The Commission Proposal for a Directive introducing humane trapping standards for certain animal species (3) aims at transposing the Agreement on humane trapping standards into Community legislation, as foreseen by Council Decision 98/142/EC and 98/487/EC.


The Proposal applies to 19 wild species (5 of which live in the EU), as defined in Annex 1.


The Proposal sets some obligations and requirements concerning trapping methods, use of traps, trappers, research, penalties and certification. The text also includes a large series of possible derogations, and two annexes (Annex II and III) relating to humane trapping standards and testing of trapping methods.


The Proposal highlights that Member States can be allowed to implement stringent legislation on the issue and the 1991 EU regulation banning the use of leghold trap remains in force. The implementation and enforcement falls under the competence of the Member States and their competent authorities. No Community budget line is included into the Proposal, Member States will therefore allocate financial resources for covering the costs involved.

II.   Comments

4.   The use of the term ‘humane trapping standards’


In the EESC's view, the use of the term ‘humane’ (4) in the Proposal is questionable. Article 2 defines ‘trapping methods’ but it does not include a definition of ‘humane trapping standards’. In fact the Agreement's text (which inspires the Proposal) recognizes in its Preamble the absence of international trapping standards, and generally relates the word ‘humane’ with those standards which would ‘ensure a sufficient level of welfare of trapped animals’.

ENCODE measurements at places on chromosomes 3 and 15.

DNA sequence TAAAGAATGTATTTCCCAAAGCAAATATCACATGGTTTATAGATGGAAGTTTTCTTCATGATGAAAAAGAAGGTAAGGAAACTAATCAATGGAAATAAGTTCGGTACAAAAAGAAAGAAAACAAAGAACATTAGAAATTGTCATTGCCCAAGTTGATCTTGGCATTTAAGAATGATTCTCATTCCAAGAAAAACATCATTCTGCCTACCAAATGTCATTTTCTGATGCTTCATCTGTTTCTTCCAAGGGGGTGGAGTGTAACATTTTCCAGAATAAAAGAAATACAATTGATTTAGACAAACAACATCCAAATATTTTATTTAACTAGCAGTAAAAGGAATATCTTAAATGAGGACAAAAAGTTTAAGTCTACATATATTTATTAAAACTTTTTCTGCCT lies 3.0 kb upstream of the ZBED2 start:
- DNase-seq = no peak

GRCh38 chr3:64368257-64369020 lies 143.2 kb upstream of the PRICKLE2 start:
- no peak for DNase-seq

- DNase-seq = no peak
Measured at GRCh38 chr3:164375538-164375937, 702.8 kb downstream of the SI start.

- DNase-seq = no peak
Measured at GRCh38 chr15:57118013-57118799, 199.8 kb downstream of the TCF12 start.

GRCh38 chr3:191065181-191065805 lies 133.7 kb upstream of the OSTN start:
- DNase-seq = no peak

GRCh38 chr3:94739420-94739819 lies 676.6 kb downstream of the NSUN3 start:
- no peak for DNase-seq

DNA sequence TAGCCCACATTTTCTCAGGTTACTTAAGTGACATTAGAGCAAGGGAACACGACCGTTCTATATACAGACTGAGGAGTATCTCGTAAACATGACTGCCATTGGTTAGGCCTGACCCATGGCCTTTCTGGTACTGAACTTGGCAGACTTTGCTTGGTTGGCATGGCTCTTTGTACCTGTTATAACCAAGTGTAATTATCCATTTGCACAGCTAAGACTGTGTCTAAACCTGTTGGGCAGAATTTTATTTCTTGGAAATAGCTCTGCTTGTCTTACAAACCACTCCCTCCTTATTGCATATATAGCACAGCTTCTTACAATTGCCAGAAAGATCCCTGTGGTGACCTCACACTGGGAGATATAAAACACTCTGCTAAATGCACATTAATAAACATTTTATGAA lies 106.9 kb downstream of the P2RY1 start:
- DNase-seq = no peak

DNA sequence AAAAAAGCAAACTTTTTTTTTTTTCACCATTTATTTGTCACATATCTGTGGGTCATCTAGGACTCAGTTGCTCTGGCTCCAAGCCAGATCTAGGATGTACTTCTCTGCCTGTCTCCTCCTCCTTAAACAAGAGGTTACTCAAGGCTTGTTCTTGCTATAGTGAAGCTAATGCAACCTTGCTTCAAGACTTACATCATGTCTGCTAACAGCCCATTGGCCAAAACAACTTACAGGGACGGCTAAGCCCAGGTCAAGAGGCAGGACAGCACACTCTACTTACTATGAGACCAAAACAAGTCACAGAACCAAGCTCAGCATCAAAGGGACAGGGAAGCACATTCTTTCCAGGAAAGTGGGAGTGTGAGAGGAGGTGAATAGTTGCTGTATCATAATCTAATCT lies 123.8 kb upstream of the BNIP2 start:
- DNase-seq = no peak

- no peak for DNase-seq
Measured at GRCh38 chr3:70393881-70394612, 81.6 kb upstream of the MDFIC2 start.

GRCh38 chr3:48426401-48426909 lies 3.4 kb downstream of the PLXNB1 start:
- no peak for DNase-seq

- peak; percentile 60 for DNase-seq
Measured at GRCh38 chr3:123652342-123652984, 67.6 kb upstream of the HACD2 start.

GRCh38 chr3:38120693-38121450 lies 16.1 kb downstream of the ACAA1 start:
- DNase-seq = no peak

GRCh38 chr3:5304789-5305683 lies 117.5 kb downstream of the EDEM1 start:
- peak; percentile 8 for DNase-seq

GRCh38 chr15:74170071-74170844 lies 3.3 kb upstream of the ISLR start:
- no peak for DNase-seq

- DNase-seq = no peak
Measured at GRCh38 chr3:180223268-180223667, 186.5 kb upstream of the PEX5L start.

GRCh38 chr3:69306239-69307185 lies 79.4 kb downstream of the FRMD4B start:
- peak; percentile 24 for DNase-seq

At the time of the negotiation of the Agreement, the Scientific and Veterinary Committee of the Commission (5) commented that the standards indicated in the text could not be defined as ‘humane’ (as already stressed before), given that the maximum time allowed to render the animal insensible to pain was far beyond the acceptable length (instantaneous death). Particular emphasis was put on drowning traps as it was estimated that semi-aquatic mammals trapped underwater may take up to 15 minutes to die.


The Committee therefore recommends that the word ‘humane’ be replaced by an alternative and more appropriate term in the text of the final EU legislation, at least until the trapping standards meet the requirements described above.

5.   Traps